The virtues of vitamin D-but how much is too much?
profile Rukshana Shroff, profile Craig Knott and profile Lesley Rees
Department of Nephrology, Great Ormond Street Hospital for Children, NHS Trust, Great Ormond Street, London, WC1N 3JH, UK, ShrofR at gosh.nhs.uk.
Pediatr Nephrol () (2010)
Vitamin D deficiency is common in healthy adults and children as well as in the __chronic kidney disease_ (CKD) population. What was once a disease of malnourished children in the developing world has re-emerged and reached pandemic proportions. In parallel with this development, there is a growing awareness that vitamin D is not simply a 'calcaemic hormone' but plays an important role in the prevention of cardiovascular disease, infectious and auto-immune conditions, renoprotection, glycaemic control and prevention of some common cancers. Most tissues in the body have a vitamin D receptor and the enzymatic machinery to convert 'nutritional' 25-hydroxyvitamin D to the active form 1,25-dihydroxyvitamin D; it is estimated that 3% of the human genome is regulated by the vitamin D endocrine system. Although there are few well-conducted studies on the benefits of vitamin D therapy, an exuberant use of vitamin D is now seen in the general population and at all stages of CKD.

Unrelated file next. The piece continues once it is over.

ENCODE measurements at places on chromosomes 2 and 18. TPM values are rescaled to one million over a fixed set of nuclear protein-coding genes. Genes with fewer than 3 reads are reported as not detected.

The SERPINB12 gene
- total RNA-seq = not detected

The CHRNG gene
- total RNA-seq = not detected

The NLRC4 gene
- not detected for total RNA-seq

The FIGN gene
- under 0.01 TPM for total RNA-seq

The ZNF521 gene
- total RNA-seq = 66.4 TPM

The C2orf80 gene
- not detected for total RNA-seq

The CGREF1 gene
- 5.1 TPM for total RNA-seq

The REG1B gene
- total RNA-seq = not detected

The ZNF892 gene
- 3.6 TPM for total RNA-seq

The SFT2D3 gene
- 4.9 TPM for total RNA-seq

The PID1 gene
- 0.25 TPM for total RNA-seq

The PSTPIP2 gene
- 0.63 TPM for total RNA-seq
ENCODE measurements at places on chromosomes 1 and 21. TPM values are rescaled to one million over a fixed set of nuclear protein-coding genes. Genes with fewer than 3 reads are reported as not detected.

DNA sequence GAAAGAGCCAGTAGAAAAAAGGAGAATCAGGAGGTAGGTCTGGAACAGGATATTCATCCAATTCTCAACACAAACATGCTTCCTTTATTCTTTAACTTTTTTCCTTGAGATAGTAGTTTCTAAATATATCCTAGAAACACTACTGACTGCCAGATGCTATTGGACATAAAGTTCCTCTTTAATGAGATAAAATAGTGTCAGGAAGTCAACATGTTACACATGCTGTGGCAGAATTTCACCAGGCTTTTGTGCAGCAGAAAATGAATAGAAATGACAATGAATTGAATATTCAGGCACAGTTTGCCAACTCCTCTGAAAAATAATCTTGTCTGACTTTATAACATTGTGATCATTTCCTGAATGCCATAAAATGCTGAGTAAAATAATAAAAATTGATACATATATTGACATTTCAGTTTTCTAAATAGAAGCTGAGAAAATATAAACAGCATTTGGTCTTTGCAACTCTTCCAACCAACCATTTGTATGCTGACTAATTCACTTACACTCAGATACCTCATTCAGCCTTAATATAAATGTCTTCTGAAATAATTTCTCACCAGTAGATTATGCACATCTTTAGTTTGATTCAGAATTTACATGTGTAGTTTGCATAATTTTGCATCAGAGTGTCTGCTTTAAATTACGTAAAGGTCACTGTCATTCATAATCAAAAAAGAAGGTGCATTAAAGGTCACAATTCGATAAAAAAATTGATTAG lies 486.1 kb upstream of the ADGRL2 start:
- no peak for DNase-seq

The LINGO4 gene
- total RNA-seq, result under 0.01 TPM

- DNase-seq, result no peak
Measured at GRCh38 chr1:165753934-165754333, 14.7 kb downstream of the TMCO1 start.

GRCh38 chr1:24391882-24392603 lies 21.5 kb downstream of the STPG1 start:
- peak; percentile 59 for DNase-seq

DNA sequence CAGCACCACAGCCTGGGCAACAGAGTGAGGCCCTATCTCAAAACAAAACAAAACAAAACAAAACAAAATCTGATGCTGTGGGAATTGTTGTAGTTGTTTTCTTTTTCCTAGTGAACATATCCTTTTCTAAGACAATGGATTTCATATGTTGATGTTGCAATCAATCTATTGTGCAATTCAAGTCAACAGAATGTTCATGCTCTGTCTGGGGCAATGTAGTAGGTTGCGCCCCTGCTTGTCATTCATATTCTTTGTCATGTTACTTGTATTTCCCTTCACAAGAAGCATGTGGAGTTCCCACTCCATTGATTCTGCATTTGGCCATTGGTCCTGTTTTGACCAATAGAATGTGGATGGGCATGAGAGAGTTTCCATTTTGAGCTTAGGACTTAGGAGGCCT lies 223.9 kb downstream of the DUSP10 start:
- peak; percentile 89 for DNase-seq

There is emerging evidence that vitamin D may in fact have a therapeutic window, and at least from the effects on the cardiovascular system, more is not necessarily better. In this review, we discuss the role of nutritional vitamin D (ergocalciferol or cholecalciferol) supplementation in CKD patients, interpreting the clinical studies in the light of the vitamin D metabolic pathway and its pluripotent effects. While nutritional vitamin D compounds clearly have numerous beneficial effects, randomised controlled studies are required to determine the effectiveness and optimal dose at different stages of CKD, its concurrent use with activated vitamin D compounds and its safety profile. DOI: 10.1007/s00467-010-1499-9 * PMID: 20393752